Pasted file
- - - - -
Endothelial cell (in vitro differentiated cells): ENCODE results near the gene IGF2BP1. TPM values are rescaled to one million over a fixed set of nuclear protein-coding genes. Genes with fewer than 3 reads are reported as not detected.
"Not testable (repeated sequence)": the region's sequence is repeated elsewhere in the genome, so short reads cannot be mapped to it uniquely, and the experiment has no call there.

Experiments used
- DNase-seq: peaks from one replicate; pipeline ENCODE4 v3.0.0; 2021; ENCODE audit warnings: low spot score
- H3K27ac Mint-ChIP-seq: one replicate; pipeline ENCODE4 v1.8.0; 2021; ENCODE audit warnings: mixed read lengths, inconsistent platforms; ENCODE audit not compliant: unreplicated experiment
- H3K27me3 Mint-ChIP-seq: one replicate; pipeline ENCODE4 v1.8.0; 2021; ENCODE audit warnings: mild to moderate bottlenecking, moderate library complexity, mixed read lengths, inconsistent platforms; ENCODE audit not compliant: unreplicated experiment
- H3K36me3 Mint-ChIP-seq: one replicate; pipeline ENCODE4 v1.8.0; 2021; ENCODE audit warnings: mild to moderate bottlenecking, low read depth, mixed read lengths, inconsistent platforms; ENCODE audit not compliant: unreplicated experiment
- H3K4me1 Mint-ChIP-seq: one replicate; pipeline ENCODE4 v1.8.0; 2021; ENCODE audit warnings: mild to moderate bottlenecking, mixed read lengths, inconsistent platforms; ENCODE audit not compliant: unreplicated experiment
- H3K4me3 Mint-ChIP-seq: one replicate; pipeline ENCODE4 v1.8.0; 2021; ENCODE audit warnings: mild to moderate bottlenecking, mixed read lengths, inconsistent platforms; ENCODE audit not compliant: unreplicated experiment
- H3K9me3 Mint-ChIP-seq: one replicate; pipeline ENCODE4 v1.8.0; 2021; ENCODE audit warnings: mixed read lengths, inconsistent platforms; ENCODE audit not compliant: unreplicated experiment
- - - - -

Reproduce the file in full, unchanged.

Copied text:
Endothelial cell (in vitro differentiated cells): ENCODE results near the gene IGF2BP1. TPM values are rescaled to one million over a fixed set of nuclear protein-coding genes. Genes with fewer than 3 reads are reported as not detected.
"Not testable (repeated sequence)": the region's sequence is repeated elsewhere in the genome, so short reads cannot be mapped to it uniquely, and the experiment has no call there.

Experiments used
- DNase-seq: peaks from one replicate; pipeline ENCODE4 v3.0.0; 2021; ENCODE audit warnings: low spot score
- H3K27ac Mint-ChIP-seq: one replicate; pipeline ENCODE4 v1.8.0; 2021; ENCODE audit warnings: mixed read lengths, inconsistent platforms; ENCODE audit not compliant: unreplicated experiment
- H3K27me3 Mint-ChIP-seq: one replicate; pipeline ENCODE4 v1.8.0; 2021; ENCODE audit warnings: mild to moderate bottlenecking, moderate library complexity, mixed read lengths, inconsistent platforms; ENCODE audit not compliant: unreplicated experiment
- H3K36me3 Mint-ChIP-seq: one replicate; pipeline ENCODE4 v1.8.0; 2021; ENCODE audit warnings: mild to moderate bottlenecking, low read depth, mixed read lengths, inconsistent platforms; ENCODE audit not compliant: unreplicated experiment
- H3K4me1 Mint-ChIP-seq: one replicate; pipeline ENCODE4 v1.8.0; 2021; ENCODE audit warnings: mild to moderate bottlenecking, mixed read lengths, inconsistent platforms; ENCODE audit not compliant: unreplicated experiment
- H3K4me3 Mint-ChIP-seq: one replicate; pipeline ENCODE4 v1.8.0; 2021; ENCODE audit warnings: mild to moderate bottlenecking, mixed read lengths, inconsistent platforms; ENCODE audit not compliant: unreplicated experiment
- H3K9me3 Mint-ChIP-seq: one replicate; pipeline ENCODE4 v1.8.0; 2021; ENCODE audit warnings: mixed read lengths, inconsistent platforms; ENCODE audit not compliant: unreplicated experiment